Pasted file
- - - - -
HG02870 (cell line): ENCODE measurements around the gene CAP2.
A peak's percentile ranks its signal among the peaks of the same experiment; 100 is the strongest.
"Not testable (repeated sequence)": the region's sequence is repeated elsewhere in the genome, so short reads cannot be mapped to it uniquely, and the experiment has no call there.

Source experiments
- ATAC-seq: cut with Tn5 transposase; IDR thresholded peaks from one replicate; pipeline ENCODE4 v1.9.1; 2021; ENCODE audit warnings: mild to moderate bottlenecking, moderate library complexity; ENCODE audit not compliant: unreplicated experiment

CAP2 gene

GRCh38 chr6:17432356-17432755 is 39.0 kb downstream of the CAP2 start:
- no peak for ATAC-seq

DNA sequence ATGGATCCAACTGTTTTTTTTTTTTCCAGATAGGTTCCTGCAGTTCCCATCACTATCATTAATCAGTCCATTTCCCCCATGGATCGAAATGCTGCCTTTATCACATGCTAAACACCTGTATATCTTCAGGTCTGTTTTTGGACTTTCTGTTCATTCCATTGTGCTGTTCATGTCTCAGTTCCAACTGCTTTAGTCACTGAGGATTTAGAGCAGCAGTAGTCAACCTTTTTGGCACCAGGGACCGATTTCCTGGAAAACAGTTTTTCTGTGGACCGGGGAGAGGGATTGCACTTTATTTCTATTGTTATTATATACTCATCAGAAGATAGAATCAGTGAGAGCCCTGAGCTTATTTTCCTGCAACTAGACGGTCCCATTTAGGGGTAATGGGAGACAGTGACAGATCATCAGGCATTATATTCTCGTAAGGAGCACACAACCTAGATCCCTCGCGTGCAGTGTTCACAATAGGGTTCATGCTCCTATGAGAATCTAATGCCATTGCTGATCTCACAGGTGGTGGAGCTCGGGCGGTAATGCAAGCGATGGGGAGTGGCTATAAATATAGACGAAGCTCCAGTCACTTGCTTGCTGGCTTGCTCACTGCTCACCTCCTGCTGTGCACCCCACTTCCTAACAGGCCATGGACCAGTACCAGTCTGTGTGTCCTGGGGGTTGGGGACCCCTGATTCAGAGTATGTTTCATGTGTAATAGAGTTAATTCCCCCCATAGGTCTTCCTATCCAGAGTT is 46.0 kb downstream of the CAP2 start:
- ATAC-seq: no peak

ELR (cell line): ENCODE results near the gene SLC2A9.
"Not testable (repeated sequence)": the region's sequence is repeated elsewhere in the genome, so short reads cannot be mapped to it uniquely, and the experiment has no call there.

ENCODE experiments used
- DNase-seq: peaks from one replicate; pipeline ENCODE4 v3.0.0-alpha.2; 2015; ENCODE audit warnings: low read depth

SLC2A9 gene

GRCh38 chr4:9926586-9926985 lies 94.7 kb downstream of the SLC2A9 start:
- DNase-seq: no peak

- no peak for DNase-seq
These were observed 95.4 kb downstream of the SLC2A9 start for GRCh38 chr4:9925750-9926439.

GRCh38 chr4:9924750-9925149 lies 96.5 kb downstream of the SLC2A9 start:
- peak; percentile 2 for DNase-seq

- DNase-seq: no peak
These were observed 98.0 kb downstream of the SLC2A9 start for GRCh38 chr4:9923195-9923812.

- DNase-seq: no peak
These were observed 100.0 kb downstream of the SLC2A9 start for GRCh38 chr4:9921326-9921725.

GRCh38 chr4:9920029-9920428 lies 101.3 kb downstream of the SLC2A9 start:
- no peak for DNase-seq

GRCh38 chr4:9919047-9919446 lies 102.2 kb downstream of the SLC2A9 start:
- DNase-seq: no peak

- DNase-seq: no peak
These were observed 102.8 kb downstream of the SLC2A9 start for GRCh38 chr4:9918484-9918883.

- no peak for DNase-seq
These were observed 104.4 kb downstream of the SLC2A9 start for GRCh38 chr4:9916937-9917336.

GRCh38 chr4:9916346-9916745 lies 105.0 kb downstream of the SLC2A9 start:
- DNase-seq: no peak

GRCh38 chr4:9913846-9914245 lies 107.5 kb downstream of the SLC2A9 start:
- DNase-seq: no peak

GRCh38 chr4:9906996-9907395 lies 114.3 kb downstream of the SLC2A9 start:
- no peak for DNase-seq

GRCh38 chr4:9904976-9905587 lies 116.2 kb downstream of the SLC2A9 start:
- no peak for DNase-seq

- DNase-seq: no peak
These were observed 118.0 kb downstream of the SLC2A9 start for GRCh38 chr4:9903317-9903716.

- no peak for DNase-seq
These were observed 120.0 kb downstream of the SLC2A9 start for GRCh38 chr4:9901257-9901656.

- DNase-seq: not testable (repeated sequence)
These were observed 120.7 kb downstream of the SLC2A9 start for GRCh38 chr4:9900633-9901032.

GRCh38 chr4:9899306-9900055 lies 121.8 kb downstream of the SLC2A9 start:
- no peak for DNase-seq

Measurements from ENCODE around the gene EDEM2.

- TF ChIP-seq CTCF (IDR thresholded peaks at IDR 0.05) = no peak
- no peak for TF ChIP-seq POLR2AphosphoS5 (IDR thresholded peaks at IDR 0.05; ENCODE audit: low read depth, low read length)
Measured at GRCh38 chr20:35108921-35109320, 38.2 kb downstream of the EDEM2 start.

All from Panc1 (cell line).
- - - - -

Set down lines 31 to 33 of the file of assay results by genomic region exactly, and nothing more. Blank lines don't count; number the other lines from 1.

These were observed 102.8 kb downstream of the SLC2A9 start for GRCh38 chr4:9918484-9918883.

- no peak for DNase-seq
These were observed 104.4 kb downstream of the SLC2A9 start for GRCh38 chr4:9916937-9917336.